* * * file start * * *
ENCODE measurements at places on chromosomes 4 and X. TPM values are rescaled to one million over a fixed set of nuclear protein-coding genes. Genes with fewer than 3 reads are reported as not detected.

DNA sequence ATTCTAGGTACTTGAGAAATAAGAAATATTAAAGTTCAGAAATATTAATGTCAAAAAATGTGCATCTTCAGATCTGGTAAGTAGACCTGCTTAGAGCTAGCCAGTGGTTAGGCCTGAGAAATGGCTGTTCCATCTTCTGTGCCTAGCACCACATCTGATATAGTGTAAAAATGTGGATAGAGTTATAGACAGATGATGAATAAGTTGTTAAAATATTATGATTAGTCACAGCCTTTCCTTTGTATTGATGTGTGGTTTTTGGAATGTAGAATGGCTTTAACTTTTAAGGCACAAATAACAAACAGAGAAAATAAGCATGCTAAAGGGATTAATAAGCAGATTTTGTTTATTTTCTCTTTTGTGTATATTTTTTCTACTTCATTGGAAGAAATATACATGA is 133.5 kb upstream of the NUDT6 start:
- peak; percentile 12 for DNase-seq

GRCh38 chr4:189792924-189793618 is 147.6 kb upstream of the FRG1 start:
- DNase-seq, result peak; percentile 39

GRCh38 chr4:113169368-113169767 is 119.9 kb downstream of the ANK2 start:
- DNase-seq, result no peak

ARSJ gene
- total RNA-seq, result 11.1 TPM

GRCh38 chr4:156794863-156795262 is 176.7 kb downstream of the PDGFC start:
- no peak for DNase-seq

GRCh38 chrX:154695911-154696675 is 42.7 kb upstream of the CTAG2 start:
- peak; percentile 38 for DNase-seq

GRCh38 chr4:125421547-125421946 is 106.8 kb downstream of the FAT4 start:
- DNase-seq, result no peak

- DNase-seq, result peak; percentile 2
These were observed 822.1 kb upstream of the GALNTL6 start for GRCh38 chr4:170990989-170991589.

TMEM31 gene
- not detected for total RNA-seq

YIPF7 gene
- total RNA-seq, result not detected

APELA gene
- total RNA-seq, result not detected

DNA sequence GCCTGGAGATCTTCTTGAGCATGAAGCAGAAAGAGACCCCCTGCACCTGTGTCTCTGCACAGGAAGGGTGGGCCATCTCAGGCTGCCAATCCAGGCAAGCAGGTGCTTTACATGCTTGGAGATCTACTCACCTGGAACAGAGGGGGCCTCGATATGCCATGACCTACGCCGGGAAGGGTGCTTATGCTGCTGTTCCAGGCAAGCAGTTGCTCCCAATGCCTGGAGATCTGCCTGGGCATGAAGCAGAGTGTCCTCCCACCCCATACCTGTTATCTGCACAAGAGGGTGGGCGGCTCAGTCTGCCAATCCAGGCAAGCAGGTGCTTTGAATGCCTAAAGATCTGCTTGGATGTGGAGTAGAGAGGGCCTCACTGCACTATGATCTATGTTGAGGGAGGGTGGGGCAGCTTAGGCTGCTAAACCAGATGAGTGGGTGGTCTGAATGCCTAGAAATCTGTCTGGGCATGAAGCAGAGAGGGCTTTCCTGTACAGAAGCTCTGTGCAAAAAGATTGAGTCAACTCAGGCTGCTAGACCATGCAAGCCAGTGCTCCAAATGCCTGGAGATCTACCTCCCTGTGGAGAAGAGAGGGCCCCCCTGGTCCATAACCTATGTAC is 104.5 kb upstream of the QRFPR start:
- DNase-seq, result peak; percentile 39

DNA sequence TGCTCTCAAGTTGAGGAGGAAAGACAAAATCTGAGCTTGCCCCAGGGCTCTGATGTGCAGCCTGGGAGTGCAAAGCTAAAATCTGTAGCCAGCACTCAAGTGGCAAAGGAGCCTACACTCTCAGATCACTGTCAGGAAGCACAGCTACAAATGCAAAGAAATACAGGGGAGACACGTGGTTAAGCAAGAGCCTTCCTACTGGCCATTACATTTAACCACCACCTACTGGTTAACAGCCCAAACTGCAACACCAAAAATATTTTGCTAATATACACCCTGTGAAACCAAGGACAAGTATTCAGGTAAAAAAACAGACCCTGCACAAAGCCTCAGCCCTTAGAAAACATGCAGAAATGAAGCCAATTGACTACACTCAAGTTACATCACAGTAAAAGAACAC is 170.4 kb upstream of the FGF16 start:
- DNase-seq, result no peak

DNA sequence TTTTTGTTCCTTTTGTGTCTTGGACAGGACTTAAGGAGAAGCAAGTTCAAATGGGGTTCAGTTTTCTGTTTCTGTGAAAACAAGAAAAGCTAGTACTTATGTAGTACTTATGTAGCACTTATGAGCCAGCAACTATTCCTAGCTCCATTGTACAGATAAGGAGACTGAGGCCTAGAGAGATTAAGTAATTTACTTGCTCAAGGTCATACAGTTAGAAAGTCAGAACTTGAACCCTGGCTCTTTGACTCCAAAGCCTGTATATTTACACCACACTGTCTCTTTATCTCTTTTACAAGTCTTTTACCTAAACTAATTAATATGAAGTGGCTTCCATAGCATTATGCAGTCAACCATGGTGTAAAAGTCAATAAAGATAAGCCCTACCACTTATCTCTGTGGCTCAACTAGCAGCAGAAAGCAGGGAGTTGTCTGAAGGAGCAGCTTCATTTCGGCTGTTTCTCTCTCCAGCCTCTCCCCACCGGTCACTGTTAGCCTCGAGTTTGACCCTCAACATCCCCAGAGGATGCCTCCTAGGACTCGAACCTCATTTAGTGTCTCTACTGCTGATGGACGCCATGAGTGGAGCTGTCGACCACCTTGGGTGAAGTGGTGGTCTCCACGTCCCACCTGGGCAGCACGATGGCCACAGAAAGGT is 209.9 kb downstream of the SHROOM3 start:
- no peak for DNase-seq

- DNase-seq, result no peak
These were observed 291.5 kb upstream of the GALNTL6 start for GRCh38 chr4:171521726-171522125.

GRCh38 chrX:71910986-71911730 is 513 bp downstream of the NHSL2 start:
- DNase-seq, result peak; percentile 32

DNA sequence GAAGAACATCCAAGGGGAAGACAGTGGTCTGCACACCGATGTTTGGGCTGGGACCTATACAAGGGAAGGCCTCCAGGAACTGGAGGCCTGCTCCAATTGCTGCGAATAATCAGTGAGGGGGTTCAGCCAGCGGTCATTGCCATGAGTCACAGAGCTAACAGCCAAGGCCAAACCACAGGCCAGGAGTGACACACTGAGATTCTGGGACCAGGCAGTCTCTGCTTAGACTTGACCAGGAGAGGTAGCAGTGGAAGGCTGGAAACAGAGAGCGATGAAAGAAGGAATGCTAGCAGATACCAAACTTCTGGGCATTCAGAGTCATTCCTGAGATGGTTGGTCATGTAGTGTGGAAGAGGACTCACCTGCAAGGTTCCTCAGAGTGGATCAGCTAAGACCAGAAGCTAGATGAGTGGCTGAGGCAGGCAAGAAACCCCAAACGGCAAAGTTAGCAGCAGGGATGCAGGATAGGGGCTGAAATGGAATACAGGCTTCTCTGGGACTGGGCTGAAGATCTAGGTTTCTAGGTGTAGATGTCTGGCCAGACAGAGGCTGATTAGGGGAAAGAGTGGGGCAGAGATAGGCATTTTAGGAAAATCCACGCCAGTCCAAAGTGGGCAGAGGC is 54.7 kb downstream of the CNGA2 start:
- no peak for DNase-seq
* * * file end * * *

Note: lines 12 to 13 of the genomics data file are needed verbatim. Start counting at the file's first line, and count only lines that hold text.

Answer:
GRCh38 chrX:154695911-154696675 is 42.7 kb upstream of the CTAG2 start:
- peak; percentile 38 for DNase-seq